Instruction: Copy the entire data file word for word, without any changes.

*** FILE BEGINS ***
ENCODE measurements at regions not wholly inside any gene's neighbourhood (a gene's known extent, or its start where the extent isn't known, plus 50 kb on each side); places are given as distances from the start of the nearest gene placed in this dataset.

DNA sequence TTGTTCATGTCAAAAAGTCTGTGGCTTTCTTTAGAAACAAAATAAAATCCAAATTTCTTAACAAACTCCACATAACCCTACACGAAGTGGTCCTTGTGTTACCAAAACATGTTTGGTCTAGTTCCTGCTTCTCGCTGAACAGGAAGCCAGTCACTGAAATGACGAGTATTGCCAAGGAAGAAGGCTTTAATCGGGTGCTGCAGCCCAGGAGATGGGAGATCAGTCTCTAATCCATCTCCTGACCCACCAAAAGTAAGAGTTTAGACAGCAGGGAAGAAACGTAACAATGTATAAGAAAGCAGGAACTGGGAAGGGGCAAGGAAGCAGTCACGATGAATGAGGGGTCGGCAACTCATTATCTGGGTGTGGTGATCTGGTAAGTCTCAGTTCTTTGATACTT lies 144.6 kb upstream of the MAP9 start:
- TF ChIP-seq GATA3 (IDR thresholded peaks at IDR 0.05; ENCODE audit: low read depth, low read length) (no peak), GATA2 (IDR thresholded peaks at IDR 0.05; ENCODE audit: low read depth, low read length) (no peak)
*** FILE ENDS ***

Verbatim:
ENCODE measurements at regions not wholly inside any gene's neighbourhood (a gene's known extent, or its start where the extent isn't known, plus 50 kb on each side); places are given as distances from the start of the nearest gene placed in this dataset.

DNA sequence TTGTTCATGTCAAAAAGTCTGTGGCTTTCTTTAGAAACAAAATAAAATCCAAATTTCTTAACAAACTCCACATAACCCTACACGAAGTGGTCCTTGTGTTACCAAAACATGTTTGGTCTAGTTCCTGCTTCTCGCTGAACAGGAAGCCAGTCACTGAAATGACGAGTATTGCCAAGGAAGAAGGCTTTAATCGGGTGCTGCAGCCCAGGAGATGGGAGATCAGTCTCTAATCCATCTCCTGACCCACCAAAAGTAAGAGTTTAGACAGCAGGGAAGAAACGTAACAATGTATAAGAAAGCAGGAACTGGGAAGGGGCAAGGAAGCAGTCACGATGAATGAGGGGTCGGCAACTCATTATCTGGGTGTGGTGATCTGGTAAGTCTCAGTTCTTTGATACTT lies 144.6 kb upstream of the MAP9 start:
- TF ChIP-seq GATA3 (IDR thresholded peaks at IDR 0.05; ENCODE audit: low read depth, low read length) (no peak), GATA2 (IDR thresholded peaks at IDR 0.05; ENCODE audit: low read depth, low read length) (no peak)